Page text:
by Margaret Kemp
We all have favourite museums which, although not visited frequently, deliver the spiritual right stuff, say, in times of, happiness, stress, self-doubt or, simply to fill a free afternoon in a city. Mine are the V & A, London and the left-bank Musée d’Orsay, Paris. I was delighted when, after two years of major “travaux”, costing 20 million euros, the museum re-opened, with an exhibiton in collaboration with the V & A, “Beauté, Morale et Volupté dans l’Angleterre d’Oscar Wilde”.
The powers that be at the museum are very proud of the fact that it was, more or less, business as usual, during the renovations. Some major pieces were loaned to museums as far afield as Tokyo, Madrid and San Francisco. On completion of the transformations Orsay “re-opened” and closed immediately due to a strike of museum workers protesting future staff cuts. AFP reported there are three unions involved calling for a renewable strike which can be extended by vote “as long as worker’s objectives are not met”. Sound familiar?
The handsome Belle Epoque Musée D’Orsay, originally Gare d’Orsay Railway Station, was constructed for the 1900 Exposition Universelle, by architects Lucien Magen, Emile Bénard and Victor Laloux. Outisde five handsome sculptures, created for the event, still sit in an elegant line. Orsay was the terminus for all trains from south-west France until 1939. Subsequently Orsay was used for suburban train services then as a mailing centre during WW11. Parts of Kafka’s The Trial, adapted by Orson Welles, were filmed there, it was also used as a theatre and an auction house. Today RER Line C takes you right under the museum, listed “Monument Historique” since 1978.
The concept of the museum showcases mostly French art, sculptures, furniture and photography dating from 1848-1915. It is probably best known for the world’s most extensive collection of impressionist and post-impressionist works by the likes of, Manet, Monet, Degas, Seurat, Cezanne, Gauguin and Van Gogh. Many of these works were displayed at the Galerie Nationale du Jeu de Paume before the museum’s opening in 1986.
The first transformation from station to musuem, turning travellers into museum visitors, was created by Italian architect Gae Aulenti who gave the interior of the Burgundy stone building cold clean lines. The recent re-launch orchestrated by the Museum’s Director, Guy Cogeval, architects Dominique Brard and Jean-Michel Wilmotte, who re-worked the fifth floor, reveal a vibrant, completely renovated Impressionist Gallery, a new temporary Exhibition Gallery and five spacious floors devoted to the decorative arts.
It’s understandable to rush up to Level 5 and the Impressionist Gallery, and gaze in awe at Manet’s “Le Dejeuner sur l’Herbe”. The redesigned layout and installation enhance Orsay’s landmark paintings, daring dark antharcite grey walls the perfect backdrop for the works of art. Not only “Dejeuner” there’s Manet’s Gare d’Orsay and rue Montorgueil, Sisley’s Snow at Louveciennes, Renoir’s “Bal du Moulin de la Galette” and Monet’s “La Femme à L’Ombrelle”. It’s awesome! Interior architect Jean-Michel Wilmotte has achieved an artful balance between natural daylight which pours in through the windows, and artificial light. Magical! From these windows, on a clear day, you see across the Seine to Montmartre.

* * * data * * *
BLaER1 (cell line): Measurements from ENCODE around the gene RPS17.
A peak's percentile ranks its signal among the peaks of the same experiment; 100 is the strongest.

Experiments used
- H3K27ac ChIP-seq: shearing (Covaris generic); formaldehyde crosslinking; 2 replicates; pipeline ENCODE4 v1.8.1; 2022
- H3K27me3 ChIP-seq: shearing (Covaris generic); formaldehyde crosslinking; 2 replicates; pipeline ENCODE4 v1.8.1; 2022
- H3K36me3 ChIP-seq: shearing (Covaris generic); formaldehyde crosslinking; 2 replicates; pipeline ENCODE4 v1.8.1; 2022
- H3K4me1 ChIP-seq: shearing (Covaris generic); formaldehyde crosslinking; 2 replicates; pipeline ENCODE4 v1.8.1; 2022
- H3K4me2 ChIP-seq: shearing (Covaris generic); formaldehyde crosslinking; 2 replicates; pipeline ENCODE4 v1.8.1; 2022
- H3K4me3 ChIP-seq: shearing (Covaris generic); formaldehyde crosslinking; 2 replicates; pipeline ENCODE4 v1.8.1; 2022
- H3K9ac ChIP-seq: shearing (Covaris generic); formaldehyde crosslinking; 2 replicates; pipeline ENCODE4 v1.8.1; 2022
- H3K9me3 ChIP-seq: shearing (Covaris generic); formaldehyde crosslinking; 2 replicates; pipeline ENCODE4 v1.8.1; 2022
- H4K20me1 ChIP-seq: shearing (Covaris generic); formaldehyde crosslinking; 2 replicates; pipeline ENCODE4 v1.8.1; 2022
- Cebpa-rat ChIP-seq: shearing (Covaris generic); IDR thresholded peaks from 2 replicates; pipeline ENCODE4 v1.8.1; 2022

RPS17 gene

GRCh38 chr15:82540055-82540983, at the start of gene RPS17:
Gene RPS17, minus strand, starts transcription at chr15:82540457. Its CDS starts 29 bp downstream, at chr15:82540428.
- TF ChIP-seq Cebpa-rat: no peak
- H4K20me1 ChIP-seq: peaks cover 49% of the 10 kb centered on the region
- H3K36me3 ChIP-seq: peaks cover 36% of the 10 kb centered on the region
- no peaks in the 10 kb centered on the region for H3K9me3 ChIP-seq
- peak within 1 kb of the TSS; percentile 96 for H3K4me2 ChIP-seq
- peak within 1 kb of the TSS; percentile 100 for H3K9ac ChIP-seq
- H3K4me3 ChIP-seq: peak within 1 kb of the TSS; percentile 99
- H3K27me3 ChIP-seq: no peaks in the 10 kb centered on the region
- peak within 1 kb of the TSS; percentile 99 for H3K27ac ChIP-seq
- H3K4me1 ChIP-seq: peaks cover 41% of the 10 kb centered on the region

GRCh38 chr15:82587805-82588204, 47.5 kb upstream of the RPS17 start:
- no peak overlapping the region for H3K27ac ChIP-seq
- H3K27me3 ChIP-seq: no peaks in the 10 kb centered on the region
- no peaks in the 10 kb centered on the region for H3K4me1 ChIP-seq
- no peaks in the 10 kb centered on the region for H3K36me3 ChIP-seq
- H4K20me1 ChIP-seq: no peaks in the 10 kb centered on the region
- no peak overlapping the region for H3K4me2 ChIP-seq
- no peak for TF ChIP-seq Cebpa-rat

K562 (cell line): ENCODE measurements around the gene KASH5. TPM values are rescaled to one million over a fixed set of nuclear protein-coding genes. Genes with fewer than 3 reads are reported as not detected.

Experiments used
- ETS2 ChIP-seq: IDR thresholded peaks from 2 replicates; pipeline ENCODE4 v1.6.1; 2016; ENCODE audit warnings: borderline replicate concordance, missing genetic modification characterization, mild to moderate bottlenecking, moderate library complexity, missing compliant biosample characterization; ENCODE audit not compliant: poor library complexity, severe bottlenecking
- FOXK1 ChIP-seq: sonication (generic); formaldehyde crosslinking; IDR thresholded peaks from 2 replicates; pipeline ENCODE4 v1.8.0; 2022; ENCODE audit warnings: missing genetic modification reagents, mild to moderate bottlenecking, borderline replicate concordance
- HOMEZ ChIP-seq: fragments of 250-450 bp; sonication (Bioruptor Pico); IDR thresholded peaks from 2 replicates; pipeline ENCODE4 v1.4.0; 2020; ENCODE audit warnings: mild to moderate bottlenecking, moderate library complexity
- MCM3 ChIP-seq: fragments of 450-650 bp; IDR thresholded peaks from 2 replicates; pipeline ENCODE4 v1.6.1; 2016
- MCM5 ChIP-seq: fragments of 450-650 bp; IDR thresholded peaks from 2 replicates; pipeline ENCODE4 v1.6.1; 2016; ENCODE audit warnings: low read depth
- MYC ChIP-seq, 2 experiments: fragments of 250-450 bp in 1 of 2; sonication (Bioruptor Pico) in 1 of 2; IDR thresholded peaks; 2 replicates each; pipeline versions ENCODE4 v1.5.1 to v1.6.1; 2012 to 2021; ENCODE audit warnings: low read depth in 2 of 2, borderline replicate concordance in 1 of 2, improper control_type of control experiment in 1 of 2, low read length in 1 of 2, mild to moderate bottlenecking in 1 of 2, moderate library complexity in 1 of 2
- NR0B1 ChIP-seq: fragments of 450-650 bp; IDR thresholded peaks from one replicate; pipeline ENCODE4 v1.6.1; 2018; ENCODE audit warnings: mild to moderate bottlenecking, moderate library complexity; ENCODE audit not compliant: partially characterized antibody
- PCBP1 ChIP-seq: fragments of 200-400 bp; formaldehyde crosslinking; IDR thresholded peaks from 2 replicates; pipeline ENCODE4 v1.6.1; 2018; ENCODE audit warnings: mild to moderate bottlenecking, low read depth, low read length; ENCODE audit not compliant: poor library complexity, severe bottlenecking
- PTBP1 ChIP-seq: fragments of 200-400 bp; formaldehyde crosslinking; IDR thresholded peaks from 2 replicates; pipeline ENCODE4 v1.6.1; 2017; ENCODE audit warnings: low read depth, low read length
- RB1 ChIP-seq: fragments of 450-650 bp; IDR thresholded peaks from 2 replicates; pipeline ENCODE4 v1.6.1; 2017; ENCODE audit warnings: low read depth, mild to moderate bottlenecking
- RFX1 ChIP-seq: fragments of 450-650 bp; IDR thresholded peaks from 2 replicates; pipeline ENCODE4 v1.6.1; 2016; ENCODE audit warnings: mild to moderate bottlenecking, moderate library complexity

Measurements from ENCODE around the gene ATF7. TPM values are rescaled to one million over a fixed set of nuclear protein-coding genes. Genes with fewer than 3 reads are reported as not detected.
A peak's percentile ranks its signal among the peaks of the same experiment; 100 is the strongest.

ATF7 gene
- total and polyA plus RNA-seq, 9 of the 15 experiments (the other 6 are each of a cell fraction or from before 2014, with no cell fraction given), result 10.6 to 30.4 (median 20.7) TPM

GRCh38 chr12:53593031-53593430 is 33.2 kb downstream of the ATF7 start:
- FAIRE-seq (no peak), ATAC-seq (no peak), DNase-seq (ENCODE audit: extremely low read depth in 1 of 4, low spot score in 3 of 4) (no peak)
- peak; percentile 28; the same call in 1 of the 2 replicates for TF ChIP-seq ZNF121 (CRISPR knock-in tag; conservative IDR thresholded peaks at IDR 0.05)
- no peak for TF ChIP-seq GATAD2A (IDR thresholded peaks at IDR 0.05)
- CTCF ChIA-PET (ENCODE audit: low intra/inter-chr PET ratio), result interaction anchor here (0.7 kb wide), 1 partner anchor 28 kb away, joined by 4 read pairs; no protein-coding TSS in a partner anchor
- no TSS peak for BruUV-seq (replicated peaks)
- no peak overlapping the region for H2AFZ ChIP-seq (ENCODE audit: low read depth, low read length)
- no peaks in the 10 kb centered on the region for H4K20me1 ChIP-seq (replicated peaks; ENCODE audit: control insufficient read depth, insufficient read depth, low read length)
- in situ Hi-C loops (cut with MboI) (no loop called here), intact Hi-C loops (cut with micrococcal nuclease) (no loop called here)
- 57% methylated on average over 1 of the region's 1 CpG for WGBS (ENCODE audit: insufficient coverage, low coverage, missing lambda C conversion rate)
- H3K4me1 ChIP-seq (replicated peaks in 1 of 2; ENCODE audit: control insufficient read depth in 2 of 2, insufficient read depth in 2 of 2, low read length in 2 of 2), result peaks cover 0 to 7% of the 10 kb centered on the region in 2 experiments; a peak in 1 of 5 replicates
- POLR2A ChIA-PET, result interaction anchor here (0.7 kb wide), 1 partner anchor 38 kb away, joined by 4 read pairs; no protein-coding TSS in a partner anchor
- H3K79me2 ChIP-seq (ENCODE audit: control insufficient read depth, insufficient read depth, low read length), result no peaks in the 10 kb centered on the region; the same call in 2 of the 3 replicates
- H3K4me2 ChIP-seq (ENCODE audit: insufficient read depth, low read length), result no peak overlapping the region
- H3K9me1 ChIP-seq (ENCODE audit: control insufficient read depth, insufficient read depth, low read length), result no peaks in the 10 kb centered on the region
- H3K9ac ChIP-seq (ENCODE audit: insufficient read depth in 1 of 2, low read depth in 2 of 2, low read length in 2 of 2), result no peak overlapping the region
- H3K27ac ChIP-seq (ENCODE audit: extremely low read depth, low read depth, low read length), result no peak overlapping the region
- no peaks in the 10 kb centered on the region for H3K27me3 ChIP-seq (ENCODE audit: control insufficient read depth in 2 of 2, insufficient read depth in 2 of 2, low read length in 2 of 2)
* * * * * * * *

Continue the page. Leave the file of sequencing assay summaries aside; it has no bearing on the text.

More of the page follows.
At the end of the Impressionist Gallery the former Café de l’Horloge, with it’s outsize station clock, is now re-named Café Campana, after the Brazilian brothers who designed the space. Fernando and Humberto have created a provocative jumble of orange twisted barbed wire fencing, sea-anemone chairs, by Edra, the focal point being the magnificent clock. Chef Yann Landureau says he’ll create dishes to match exhibitions, but it’s early days.
Reach the Pavilion Amont via the new walkway. It’s a 27,000 square foot space, formerly unused, in the north-east section of the museum. Re-created by urban architects ‘Atelier de l’Ile, it is now dedicated to Modern decorative arts from 1905-1914. Art Nouveau from Central Europe, Northern Europe and Scandinavia
Meanwhile, back on the first level, don’t ignore the transparent floor maquette “Quartier de l’Opera”, created between 1984-1986 by L’Atelier Remi Munier. “The public can now enjoy better viewing conditions, made possible by more flexibe layouts that can be adapted to the spaces and the collections”, commented Guy Cogeval.
Twenty-five years after it opened, the Musée d’Orsay is still buzzing with excitement. The old station still has the charm and excitement of going somewhere – this time it’s not to Orléans, it’s a journey into the wonderful world of art.
Musée d’Orsay, 1 rue de la Légion d’Honneur, 75007
T: + 33 (1) 40 49 48 14
Tarif: 8€ – Free first Sunday of each month